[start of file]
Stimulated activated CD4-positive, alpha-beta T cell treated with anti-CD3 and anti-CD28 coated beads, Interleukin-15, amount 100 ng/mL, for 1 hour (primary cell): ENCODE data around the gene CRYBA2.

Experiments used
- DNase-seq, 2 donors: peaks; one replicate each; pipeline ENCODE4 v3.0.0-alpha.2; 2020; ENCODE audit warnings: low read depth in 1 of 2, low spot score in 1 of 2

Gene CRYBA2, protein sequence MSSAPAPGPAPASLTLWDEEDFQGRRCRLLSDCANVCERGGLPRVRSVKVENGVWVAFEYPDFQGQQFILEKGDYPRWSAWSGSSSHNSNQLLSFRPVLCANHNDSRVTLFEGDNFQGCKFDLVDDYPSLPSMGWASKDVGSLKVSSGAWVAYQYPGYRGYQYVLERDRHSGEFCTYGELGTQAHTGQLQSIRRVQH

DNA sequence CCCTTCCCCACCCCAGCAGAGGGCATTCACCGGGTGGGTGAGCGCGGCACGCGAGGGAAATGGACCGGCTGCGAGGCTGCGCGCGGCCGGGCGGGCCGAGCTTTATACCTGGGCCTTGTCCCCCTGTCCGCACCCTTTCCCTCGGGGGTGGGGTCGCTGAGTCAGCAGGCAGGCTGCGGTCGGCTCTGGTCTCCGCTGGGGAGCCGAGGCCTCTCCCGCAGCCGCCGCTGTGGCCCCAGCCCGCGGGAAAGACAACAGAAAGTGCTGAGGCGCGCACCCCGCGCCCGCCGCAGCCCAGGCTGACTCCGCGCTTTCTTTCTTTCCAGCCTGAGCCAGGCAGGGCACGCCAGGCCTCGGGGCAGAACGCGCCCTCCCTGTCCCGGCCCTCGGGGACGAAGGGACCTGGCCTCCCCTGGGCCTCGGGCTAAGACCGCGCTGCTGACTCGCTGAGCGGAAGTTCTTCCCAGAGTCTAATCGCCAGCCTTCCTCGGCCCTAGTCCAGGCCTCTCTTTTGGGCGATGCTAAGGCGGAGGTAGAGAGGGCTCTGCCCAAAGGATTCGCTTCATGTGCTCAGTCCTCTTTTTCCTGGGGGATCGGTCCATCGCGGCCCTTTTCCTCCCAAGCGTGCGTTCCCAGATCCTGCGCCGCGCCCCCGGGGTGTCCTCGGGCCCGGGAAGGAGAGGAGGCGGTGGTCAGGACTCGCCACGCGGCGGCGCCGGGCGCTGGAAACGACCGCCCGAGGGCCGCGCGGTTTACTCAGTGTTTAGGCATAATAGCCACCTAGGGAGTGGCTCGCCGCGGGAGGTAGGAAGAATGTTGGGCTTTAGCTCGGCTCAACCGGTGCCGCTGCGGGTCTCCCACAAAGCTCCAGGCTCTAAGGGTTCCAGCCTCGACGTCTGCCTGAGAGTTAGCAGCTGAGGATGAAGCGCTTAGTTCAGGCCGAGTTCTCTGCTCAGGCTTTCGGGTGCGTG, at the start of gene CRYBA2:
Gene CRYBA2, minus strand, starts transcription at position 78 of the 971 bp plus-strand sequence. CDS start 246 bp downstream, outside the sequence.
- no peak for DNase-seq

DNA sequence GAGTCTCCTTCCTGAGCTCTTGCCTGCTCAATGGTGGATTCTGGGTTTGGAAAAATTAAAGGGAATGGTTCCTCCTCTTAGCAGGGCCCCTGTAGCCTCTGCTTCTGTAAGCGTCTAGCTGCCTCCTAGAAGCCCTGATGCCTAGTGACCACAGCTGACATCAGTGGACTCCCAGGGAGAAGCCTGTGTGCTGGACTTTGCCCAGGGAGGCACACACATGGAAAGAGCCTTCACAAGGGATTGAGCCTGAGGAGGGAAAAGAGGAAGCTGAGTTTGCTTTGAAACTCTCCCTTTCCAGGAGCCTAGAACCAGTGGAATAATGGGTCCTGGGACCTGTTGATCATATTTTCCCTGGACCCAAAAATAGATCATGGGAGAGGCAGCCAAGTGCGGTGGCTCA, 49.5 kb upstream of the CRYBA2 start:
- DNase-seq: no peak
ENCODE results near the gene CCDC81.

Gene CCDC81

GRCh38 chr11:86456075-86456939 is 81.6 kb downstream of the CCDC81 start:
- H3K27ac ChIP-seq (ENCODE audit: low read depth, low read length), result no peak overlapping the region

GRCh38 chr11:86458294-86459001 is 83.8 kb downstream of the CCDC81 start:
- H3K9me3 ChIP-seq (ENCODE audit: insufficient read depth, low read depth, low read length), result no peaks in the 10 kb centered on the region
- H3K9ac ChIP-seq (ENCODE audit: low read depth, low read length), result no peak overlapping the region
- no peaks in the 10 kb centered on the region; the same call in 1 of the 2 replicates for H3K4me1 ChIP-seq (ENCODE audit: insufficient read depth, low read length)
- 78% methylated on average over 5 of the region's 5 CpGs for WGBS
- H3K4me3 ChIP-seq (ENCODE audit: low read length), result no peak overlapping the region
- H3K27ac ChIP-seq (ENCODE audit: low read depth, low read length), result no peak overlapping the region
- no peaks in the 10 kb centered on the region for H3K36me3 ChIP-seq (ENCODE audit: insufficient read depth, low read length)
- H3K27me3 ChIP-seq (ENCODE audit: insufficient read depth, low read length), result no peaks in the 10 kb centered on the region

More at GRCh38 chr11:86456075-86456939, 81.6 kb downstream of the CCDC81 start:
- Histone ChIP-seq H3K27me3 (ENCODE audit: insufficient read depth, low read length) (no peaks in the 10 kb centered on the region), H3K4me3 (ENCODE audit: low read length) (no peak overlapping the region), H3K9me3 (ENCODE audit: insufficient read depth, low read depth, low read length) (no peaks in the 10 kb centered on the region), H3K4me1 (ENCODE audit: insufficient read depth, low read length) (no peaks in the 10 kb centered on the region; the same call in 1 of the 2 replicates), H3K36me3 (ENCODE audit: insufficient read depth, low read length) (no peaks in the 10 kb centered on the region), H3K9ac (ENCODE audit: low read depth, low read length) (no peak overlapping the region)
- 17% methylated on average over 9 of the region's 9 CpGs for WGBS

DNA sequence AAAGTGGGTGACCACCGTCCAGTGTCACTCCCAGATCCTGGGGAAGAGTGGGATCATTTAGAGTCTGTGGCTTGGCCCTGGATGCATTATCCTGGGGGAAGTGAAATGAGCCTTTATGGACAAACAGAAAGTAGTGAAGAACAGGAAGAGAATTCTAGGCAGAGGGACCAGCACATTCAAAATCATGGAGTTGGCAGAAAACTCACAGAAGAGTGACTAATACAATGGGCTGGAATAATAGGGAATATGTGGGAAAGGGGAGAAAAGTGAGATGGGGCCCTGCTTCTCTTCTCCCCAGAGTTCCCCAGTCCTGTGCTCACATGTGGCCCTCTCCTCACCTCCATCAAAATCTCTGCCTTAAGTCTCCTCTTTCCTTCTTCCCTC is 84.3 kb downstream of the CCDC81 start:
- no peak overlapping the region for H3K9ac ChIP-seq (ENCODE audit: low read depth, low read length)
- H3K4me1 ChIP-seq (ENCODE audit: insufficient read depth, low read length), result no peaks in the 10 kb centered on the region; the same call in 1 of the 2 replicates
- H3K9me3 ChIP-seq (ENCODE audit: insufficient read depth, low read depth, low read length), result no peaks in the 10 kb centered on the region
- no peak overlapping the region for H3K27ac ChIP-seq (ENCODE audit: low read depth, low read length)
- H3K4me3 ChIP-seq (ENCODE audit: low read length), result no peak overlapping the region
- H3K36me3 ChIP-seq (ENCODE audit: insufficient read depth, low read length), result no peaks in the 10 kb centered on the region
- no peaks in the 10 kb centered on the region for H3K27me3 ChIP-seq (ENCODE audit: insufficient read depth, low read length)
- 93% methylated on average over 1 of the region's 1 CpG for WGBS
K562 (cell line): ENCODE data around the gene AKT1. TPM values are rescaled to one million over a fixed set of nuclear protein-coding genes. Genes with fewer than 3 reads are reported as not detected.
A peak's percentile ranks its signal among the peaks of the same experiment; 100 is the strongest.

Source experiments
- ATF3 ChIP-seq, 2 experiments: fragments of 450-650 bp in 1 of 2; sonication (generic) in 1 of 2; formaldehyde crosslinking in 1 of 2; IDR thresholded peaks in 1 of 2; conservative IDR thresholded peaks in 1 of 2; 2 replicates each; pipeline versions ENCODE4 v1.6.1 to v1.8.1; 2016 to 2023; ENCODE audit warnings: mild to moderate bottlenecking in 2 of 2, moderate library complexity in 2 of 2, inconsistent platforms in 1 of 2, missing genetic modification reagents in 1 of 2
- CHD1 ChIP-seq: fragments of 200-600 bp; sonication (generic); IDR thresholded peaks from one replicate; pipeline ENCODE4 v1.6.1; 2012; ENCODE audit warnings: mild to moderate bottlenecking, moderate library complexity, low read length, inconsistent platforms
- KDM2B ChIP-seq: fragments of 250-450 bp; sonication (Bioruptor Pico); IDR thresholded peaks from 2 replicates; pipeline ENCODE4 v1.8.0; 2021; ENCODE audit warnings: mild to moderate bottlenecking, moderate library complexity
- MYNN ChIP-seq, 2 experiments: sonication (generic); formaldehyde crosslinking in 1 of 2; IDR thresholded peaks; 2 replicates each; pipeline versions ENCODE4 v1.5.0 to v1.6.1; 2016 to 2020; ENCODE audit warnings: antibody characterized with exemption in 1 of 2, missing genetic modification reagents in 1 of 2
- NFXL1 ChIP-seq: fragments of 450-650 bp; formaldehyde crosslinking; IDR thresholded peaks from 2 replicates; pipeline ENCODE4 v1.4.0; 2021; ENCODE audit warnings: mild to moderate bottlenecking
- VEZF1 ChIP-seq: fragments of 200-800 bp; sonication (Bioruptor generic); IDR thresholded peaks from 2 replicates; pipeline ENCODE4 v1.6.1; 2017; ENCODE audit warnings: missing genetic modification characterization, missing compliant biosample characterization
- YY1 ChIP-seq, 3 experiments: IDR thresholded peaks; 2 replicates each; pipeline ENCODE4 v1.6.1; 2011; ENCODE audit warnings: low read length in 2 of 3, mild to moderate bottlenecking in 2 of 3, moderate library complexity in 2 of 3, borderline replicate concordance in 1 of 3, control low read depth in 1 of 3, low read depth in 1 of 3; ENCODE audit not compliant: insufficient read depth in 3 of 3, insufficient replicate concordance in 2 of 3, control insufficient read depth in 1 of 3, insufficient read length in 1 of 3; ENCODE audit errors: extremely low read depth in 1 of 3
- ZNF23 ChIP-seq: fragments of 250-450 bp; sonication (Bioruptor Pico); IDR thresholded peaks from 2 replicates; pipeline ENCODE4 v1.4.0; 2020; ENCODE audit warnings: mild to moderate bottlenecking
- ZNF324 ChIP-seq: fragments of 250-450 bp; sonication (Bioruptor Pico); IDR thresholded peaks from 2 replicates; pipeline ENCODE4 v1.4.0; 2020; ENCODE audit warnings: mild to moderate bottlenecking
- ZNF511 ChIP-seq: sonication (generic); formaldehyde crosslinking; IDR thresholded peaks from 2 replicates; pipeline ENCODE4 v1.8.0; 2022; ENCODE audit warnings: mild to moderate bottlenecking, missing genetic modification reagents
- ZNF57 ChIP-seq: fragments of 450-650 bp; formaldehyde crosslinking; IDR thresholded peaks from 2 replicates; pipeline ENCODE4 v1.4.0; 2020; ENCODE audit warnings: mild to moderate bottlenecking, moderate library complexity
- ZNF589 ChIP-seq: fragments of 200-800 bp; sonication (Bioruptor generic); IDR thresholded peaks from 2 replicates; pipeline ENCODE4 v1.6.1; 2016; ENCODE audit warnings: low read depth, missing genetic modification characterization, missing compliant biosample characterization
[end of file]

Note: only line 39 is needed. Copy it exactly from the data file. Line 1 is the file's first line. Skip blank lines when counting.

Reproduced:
- CHD1 ChIP-seq: fragments of 200-600 bp; sonication (generic); IDR thresholded peaks from one replicate; pipeline ENCODE4 v1.6.1; 2012; ENCODE audit warnings: mild to moderate bottlenecking, moderate library complexity, low read length, inconsistent platforms